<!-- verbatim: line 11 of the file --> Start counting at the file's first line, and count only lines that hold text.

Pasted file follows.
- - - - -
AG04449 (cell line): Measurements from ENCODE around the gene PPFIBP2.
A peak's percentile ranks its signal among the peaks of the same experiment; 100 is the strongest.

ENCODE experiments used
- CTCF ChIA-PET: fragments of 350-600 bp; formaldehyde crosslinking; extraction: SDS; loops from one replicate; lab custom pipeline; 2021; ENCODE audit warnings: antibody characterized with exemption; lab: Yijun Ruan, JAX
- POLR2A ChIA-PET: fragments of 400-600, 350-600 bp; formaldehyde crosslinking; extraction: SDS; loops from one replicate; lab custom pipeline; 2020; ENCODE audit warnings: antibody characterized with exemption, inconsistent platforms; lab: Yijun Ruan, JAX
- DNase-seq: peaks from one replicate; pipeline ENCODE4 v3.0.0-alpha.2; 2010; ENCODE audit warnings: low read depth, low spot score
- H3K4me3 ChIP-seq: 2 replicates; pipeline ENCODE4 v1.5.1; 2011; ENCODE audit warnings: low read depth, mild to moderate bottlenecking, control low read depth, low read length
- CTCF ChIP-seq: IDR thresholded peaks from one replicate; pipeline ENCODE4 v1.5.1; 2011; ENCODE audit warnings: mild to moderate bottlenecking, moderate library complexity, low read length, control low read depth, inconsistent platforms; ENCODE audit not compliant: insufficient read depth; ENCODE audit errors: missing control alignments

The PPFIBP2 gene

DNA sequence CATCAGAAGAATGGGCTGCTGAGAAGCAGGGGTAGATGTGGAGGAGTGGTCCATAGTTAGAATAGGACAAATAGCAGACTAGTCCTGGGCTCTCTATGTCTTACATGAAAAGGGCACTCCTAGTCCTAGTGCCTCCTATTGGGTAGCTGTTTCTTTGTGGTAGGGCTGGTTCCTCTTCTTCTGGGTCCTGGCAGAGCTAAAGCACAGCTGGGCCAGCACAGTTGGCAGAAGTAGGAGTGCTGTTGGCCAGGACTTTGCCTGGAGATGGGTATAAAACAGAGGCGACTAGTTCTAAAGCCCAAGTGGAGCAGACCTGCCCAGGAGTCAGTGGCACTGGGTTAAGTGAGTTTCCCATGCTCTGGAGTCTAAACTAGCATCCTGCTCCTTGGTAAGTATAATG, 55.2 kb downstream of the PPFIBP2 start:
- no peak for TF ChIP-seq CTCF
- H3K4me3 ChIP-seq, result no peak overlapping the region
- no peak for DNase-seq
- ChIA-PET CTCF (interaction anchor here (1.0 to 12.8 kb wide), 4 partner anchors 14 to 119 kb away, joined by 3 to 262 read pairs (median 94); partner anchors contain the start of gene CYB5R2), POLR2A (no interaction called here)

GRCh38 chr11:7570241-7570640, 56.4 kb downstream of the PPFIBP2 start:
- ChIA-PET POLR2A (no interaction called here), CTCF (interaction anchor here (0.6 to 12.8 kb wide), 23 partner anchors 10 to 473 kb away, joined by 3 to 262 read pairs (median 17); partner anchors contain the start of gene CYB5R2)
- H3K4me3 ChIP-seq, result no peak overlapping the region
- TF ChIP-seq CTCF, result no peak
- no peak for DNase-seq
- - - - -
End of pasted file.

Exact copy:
- no peak for TF ChIP-seq CTCF